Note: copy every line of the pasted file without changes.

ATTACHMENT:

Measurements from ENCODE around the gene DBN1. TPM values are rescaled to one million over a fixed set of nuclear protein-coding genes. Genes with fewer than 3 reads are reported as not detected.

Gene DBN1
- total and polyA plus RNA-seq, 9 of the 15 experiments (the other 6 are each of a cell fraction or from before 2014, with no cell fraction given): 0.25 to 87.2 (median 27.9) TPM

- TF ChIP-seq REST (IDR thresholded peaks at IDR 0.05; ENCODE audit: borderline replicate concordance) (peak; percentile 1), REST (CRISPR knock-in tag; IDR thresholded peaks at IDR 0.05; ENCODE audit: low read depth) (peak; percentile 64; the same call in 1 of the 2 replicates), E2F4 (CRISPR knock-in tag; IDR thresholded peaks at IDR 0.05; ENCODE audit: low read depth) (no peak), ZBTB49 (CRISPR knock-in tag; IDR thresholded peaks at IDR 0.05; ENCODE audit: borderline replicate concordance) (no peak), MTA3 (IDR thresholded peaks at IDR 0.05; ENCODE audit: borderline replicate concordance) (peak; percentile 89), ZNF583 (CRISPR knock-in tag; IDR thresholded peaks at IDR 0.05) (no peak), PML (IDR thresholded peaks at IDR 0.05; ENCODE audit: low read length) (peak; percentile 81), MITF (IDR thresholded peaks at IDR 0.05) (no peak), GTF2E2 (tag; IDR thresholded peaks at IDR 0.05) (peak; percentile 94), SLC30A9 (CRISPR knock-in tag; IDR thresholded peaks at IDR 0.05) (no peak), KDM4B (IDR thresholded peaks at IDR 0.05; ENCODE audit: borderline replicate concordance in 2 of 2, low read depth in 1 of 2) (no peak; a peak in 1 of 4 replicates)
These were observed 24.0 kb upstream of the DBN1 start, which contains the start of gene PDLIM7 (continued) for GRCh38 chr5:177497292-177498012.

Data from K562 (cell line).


Measurements from ENCODE around the gene DBN1. TPM values are rescaled to one million over a fixed set of nuclear protein-coding genes. Genes with fewer than 3 reads are reported as not detected.

Gene DBN1
- total and polyA plus RNA-seq, 9 of the 15 experiments (the other 6 are each of a cell fraction or from before 2014, with no cell fraction given): 0.25 to 87.2 (median 27.9) TPM

- TF ChIP-seq REST (IDR thresholded peaks at IDR 0.05; ENCODE audit: borderline replicate concordance) (peak; percentile 1), REST (CRISPR knock-in tag; IDR thresholded peaks at IDR 0.05; ENCODE audit: low read depth) (peak; percentile 64; the same call in 1 of the 2 replicates), E2F4 (CRISPR knock-in tag; IDR thresholded peaks at IDR 0.05; ENCODE audit: low read depth) (no peak), ZBTB49 (CRISPR knock-in tag; IDR thresholded peaks at IDR 0.05; ENCODE audit: borderline replicate concordance) (no peak), MTA3 (IDR thresholded peaks at IDR 0.05; ENCODE audit: borderline replicate concordance) (peak; percentile 89), ZNF583 (CRISPR knock-in tag; IDR thresholded peaks at IDR 0.05) (no peak), PML (IDR thresholded peaks at IDR 0.05; ENCODE audit: low read length) (peak; percentile 81), MITF (IDR thresholded peaks at IDR 0.05) (no peak), GTF2E2 (tag; IDR thresholded peaks at IDR 0.05) (peak; percentile 94), SLC30A9 (CRISPR knock-in tag; IDR thresholded peaks at IDR 0.05) (no peak), KDM4B (IDR thresholded peaks at IDR 0.05; ENCODE audit: borderline replicate concordance in 2 of 2, low read depth in 1 of 2) (no peak; a peak in 1 of 4 replicates)
These were observed 24.0 kb upstream of the DBN1 start, which contains the start of gene PDLIM7 (continued) for GRCh38 chr5:177497292-177498012.

Data from K562 (cell line).